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Benchmarking nearest neighbors

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Doing fast searching of nearest neighbors in high dimensional spaces is an increasingly important problem, but so far there has not been a lot of empirical attempts at comparing approaches in an objective way.

This project contains some tools to benchmark various implementations of approximate nearest neighbor (ANN) search for different metrics. We have pregenerated datasets (in HDF5) formats and we also have Docker containers for each algorithm. There's a test suite that makes sure every algorithm works.


Data sets

We have a number of precomputed data sets for this. All data sets are pre-split into train/test and come with ground truth data in the form of the top 100 neighbors. We store them in a HDF5 format:

Dataset Dimensions Train size Test size Neighbors Distance Download
DEEP1B 96 9,990,000 10,000 100 Angular HDF5 (3.6GB)
Fashion-MNIST 784 60,000 10,000 100 Euclidean HDF5 (217MB)
GIST 960 1,000,000 1,000 100 Euclidean HDF5 (3.6GB)
GloVe 25 1,183,514 10,000 100 Angular HDF5 (121MB)
GloVe 50 1,183,514 10,000 100 Angular HDF5 (235MB)
GloVe 100 1,183,514 10,000 100 Angular HDF5 (463MB)
GloVe 200 1,183,514 10,000 100 Angular HDF5 (918MB)
Kosarak 27983 74,962 500 100 Jaccard HDF5 (2.0GB)
MNIST 784 60,000 10,000 100 Euclidean HDF5 (217MB)
NYTimes 256 290,000 10,000 100 Angular HDF5 (301MB)
SIFT 128 1,000,000 10,000 100 Euclidean HDF5 (501MB) 65 292,385 50,000 100 Angular HDF5 (135MB)


These are all as of 2020-07-12, running all benchmarks on a c5.4xlarge machine on AWS with --parallelism set to 3:














The only prerequisite is Python (tested with 3.6) and Docker.

  1. Clone the repo.
  2. Run pip install -r requirements.txt.
  3. Run python to build all the libraries inside Docker containers (this can take a while, like 10-30 minutes).


  1. Run python (this can take an extremely long time, potentially days)
  2. Run python or python to plot results.

You can customize the algorithms and datasets if you want to:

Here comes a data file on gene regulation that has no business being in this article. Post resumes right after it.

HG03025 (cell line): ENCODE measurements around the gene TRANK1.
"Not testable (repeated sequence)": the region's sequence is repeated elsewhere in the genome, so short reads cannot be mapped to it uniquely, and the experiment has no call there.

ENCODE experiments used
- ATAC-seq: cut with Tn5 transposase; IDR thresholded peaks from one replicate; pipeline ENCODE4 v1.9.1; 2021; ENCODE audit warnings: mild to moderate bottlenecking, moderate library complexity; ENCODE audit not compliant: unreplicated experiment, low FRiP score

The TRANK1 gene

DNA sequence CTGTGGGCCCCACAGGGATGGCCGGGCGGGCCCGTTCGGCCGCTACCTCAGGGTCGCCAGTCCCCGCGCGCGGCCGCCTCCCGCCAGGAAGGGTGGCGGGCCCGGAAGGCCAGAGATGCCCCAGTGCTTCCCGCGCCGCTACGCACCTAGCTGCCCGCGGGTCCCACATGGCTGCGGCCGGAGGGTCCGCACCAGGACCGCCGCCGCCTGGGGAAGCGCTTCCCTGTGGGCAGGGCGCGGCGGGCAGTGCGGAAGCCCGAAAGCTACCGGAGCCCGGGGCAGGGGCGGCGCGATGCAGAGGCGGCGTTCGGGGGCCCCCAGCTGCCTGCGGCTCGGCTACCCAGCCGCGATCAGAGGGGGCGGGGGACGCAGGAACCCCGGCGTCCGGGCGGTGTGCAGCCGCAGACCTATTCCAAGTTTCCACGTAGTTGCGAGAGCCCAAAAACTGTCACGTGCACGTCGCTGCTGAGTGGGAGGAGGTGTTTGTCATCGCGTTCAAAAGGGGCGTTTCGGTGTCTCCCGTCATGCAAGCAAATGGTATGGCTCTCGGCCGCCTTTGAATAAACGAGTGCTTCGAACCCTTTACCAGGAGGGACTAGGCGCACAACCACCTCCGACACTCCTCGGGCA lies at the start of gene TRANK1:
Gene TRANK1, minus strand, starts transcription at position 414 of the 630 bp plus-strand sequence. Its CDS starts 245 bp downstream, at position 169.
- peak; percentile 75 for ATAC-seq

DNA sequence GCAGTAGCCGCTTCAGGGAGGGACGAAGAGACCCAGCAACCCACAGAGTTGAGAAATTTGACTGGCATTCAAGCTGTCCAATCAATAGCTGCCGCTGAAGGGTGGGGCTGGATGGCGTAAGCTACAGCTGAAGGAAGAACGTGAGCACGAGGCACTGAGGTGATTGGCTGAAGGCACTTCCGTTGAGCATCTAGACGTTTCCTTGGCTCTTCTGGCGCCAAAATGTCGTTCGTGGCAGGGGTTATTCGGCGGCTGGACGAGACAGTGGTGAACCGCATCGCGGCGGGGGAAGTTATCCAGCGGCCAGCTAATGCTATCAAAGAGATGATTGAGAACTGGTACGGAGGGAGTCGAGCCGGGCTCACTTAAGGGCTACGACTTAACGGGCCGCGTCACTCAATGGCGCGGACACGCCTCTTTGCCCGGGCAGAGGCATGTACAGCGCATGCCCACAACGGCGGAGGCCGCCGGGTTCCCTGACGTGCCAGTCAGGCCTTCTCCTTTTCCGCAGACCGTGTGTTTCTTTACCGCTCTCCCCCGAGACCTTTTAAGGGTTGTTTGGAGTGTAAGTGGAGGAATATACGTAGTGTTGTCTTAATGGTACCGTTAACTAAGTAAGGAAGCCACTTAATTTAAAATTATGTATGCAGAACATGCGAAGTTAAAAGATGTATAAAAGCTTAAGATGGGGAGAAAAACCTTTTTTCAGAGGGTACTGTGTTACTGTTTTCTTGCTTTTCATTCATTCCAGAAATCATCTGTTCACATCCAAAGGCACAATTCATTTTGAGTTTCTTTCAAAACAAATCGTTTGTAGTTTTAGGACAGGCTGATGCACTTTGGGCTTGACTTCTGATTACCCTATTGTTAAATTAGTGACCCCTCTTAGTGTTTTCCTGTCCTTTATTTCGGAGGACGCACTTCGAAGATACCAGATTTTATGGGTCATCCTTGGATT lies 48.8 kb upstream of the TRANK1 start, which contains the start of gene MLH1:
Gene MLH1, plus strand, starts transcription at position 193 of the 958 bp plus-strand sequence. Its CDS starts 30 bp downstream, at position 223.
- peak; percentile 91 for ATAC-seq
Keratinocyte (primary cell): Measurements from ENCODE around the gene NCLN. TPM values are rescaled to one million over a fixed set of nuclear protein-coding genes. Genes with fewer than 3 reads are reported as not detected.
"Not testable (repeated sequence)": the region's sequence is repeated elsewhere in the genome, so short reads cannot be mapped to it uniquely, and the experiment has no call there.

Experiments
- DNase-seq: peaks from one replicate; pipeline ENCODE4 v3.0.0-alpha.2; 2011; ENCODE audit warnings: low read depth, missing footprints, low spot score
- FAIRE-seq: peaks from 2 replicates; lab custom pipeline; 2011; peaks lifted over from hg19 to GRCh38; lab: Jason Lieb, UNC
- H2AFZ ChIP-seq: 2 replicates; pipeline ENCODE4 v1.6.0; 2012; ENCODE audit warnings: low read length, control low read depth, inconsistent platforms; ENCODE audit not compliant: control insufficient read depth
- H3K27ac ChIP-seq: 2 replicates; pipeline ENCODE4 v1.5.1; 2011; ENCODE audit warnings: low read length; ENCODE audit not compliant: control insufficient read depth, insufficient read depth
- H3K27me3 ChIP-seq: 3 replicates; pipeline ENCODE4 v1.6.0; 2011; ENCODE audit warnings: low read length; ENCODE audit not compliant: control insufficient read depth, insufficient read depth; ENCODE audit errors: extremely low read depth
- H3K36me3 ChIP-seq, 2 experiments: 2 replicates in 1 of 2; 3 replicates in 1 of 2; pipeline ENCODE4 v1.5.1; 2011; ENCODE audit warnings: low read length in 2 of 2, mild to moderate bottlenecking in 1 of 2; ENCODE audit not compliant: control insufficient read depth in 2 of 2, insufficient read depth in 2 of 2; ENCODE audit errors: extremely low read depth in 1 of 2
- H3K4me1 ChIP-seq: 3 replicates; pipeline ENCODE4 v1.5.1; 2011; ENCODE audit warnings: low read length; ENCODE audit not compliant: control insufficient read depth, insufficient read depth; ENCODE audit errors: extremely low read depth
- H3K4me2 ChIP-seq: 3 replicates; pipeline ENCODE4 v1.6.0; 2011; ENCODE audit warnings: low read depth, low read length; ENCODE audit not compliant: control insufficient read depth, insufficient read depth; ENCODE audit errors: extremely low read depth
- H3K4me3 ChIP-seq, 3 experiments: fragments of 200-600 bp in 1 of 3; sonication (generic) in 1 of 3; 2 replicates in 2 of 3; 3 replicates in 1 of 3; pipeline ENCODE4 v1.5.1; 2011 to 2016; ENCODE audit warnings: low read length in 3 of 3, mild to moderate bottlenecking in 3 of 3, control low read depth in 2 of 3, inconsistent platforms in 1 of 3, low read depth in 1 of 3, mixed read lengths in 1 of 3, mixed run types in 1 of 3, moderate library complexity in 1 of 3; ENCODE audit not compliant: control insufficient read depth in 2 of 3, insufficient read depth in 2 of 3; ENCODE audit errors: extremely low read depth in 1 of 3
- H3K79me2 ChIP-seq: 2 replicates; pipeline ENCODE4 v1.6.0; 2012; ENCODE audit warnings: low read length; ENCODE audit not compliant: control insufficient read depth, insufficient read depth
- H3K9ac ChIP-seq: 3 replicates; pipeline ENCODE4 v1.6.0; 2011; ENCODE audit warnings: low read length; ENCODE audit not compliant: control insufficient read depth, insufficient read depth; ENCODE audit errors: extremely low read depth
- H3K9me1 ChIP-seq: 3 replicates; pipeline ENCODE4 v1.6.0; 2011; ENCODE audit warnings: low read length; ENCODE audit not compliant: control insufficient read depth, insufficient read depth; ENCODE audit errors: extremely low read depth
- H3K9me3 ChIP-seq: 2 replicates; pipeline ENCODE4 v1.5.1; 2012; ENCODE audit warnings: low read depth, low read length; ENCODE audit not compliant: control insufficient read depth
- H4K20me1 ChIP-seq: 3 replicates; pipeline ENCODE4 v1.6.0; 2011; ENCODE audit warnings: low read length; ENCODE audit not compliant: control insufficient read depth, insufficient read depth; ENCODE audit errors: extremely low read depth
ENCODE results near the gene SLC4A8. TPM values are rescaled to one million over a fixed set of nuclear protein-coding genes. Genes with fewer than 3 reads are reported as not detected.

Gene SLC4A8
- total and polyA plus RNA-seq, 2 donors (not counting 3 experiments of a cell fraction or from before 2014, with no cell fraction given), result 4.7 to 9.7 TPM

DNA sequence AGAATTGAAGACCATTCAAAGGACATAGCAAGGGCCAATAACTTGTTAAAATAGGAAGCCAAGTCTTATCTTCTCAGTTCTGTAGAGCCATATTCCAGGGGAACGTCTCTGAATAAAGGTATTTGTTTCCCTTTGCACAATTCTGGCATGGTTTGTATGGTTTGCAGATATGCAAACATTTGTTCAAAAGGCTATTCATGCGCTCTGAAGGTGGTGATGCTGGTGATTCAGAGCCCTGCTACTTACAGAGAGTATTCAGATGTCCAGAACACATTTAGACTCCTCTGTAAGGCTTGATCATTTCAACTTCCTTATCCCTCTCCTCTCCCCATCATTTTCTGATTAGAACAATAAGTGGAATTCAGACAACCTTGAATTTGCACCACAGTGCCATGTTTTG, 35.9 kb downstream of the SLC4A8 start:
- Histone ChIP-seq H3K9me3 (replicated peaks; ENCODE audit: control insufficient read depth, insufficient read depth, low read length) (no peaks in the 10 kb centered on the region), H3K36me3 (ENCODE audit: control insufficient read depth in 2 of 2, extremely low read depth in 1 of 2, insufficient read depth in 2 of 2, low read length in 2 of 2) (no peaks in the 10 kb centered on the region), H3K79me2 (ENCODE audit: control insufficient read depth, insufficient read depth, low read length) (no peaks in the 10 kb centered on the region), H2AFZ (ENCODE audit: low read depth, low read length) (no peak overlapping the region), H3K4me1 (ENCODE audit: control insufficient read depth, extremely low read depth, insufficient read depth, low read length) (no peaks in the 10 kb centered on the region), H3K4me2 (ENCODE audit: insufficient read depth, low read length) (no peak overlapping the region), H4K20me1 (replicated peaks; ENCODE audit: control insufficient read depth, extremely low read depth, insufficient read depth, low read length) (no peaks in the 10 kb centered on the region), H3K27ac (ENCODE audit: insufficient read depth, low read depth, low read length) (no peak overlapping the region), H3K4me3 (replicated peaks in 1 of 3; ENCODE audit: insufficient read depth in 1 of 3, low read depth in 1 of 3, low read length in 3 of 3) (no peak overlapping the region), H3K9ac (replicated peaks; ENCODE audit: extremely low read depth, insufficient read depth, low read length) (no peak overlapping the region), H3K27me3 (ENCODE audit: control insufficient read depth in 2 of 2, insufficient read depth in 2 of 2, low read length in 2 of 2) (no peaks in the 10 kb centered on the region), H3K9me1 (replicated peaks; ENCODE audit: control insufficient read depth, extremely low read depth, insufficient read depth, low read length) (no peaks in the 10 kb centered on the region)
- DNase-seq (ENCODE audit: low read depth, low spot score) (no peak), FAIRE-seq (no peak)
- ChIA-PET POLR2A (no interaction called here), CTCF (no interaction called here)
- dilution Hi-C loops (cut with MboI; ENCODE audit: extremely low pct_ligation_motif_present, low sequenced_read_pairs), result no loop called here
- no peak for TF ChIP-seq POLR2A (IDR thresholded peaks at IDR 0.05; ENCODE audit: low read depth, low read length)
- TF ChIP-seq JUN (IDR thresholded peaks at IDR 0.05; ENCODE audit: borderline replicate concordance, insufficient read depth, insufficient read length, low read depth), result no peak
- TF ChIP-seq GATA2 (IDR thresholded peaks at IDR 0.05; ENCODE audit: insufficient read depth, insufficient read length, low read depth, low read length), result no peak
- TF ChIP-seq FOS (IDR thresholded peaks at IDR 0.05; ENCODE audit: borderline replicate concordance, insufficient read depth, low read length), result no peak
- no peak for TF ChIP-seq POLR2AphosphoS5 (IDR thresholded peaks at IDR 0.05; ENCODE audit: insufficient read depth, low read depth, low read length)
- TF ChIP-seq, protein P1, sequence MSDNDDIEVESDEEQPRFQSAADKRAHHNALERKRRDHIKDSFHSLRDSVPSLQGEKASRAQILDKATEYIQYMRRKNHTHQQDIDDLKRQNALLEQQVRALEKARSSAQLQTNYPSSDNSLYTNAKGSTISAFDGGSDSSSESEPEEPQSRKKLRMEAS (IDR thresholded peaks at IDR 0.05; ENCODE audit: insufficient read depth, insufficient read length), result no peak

• Check that algos.yaml contains the parameter settings that you want to test
  • To run experiments on SIFT, invoke python --dataset glove-100-angular. See python --help for more information on possible settings. Note that experiments can take a long time.
  • To process the results, either use python --dataset glove-100-angular or python An example call: python --plottype recall/time --latex --scatter --outputdir website/.

Including your algorithm

  1. Add your algorithm into ann_benchmarks/algorithms by providing a small Python wrapper.
  2. Add a Dockerfile in install/ for it
  3. Add it to algos.yaml
  4. Add it to .travis.yml


  • Everyone is welcome to submit pull requests with tweaks and changes to how each library is being used.
  • In particular: if you are the author of any of these libraries, and you think the benchmark can be improved, consider making the improvement and submitting a pull request.
  • This is meant to be an ongoing project and represent the current state.
  • Make everything easy to replicate, including installing and preparing the datasets.
  • Try many different values of parameters for each library and ignore the points that are not on the precision-performance frontier.
  • High-dimensional datasets with approximately 100-1000 dimensions. This is challenging but also realistic. Not more than 1000 dimensions because those problems should probably be solved by doing dimensionality reduction separately.
  • Single queries are used by default. ANN-Benchmarks enforces that only one CPU is saturated during experimentation, i.e., no multi-threading. A batch mode is available that provides all queries to the implementations at once. Add the flag --batch to and to enable batch mode.
  • Avoid extremely costly index building (more than several hours).
  • Focus on datasets that fit in RAM. Out of core ANN could be the topic of a later comparison.
  • We mainly support CPU-based ANN algorithms. GPU support exists for FAISS, but it has to be compiled with GPU support locally and experiments must be run using the flags --local --batch.
  • Do proper train/test set of index data and query points.
  • Note that we consider that set similarity datasets are sparse and thus we pass a sorted array of integers to algorithms to represent the set of each user.


Built by Erik Bernhardsson with significant contributions from Martin Aumüller and Alexander Faithfull.

Related Publication

The following publication details design principles behind the benchmarking framework:


Benchmarks of approximate nearest neighbor libraries in Python







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